In Up Front

Several months ago, we published a story about former N.C. Sen. Tom Apodaca’s plans to start lobbying in Raleigh after a required six-month cooling-off period. Though law firms had offered him jobs, he was leaning toward setting up his own shop.

That’s what he did, forming Vista Strategies & Solutions Group LLC with an office near the capitol. There’s little reason to fuss over the Hendersonville Republican’s ethics. He’s following thousands of other politicians and their groupies, cashing in on their access to decision makers.

What’s more telling is Apodaca’s initial list of clients. Each is what they call in the gangster movies “buying protection.” It’s done with gnashing of teeth, but it’s a no-brainer decision for these industry giants: Making a small investment in a shrewd politico can ward off problems that could cost them many millions of dollars. Here’s his list:

Tobacco giants Altria and subsidiary Philip Morris USA make products that can shorten your life. Enough said.

The N.C. Beer and Wine Wholesalers Association is fighting to retain control of the distribution of craft beers, which are grabbing market share from big brewers.

London-based IGT sells technology to the state lottery, which faces image problems after The Charlotte Observer reported that a lot of convenience-store operators and employees score repeated wins. Insider trading?

Cardinal Innovations Healthcare is a public mental-health managed-care organization that upset lawmakers by paying its CEO more than $1 million last year.

Blue Cross and Blue Shield of North Carolina is the state’s dominant health insurer. Apodaca joins former Raleigh Mayor Tom Fetzer and ex-House Speaker Harold Brubaker, both Republicans, in making sure it stays that way.

Apodaca’s clients won’t win every battle this year. His brash manner ticked off some former colleagues. One hopes small businesses get a fair shake. But with the bulldog on board, there are two safe bets. First, the cigarette, beer, lottery and health care folks will be in a good mood at the end of the session. And second, most lawmakers, who will earn less than $25,000 this year for their public service, will wonder how they can follow Tom Apodaca’s career track.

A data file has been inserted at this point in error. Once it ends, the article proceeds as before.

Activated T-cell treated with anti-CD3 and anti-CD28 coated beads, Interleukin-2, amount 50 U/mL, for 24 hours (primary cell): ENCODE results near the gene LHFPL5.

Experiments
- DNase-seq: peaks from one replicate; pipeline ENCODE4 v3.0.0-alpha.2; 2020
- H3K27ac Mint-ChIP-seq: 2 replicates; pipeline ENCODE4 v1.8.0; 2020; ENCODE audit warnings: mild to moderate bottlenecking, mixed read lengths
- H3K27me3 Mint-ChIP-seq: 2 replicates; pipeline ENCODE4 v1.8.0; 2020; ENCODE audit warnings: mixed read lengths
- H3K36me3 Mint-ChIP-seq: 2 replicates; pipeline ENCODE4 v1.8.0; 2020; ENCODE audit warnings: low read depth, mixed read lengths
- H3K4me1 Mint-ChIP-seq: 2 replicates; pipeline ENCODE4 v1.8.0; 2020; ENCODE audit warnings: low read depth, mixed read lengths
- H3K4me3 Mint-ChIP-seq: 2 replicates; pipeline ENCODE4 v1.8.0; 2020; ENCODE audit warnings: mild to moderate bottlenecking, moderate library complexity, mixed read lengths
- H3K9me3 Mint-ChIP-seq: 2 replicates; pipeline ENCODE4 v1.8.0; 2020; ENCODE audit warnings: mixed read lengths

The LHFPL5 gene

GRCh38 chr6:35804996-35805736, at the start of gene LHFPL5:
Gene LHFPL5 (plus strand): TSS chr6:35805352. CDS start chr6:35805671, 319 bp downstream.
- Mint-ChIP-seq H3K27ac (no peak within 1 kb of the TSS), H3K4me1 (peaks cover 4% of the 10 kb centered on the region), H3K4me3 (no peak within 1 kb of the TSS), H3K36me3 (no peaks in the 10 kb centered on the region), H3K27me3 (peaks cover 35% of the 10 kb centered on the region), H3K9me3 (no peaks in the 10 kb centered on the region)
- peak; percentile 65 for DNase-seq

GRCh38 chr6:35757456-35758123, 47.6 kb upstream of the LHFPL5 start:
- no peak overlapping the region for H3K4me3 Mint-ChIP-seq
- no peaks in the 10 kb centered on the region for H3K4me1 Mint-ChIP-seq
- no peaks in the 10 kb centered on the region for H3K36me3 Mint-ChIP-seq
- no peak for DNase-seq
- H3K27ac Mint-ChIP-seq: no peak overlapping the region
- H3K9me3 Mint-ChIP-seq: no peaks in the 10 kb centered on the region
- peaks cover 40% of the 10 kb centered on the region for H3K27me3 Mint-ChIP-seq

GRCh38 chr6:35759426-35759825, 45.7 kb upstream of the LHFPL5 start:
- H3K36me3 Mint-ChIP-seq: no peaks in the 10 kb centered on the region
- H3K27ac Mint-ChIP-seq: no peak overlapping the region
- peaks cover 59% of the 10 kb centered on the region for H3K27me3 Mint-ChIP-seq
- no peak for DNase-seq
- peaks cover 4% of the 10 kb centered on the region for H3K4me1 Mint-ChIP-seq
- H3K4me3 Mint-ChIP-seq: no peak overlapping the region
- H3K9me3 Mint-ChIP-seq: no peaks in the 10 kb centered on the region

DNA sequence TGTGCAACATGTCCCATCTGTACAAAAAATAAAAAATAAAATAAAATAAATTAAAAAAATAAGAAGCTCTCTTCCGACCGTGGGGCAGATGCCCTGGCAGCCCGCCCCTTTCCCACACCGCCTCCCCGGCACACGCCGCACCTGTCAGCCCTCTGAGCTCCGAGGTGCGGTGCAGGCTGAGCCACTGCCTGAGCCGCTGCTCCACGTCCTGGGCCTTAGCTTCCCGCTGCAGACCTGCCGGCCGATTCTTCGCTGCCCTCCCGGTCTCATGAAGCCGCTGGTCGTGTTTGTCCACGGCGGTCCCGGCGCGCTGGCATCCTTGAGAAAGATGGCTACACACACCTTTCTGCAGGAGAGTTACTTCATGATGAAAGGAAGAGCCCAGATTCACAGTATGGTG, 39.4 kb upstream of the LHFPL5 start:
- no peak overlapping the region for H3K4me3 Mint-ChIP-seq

LETTER TO THE EDITOR

“We at Piedmont Investor Advisors very much appreciate the coverage of our firm in your January issue. At the same time, I thought it might be useful to provide your readers with some additional context around the other two companies mentioned in the article.

North Carolina Mutual Insurance Co. and M&F Bancorp have played vitally important roles in building the foundation for the growth and success of multiple businesses in our community over many years. Their founders — primarily members of the Merrick, Moore and Spaulding families — were pioneers who overcame substantial obstacles to establish groundbreaking, minority-owned corporations that were based in Durham but went on to operate on a much bigger stage. These companies, in turn, helped open the doors to others that would follow, including Piedmont.

As you noted, my great-grandfather played a role in the establishment of North Carolina Mutual. However, his life’s work was defined by founding and leading for nearly 40 years what is now North Carolina Central University. The impact of having access to quality education is long and far-reaching. Similarly, the historical success of North Carolina Mutual and M&F provided both inspiration and a training ground for generations of future North Carolina business leaders. Those of us who have followed in their footsteps owe all these gentlemen a profound debt of gratitude.”

Isaac Green
President and chief executive officer
Piedmont Investment Advisors

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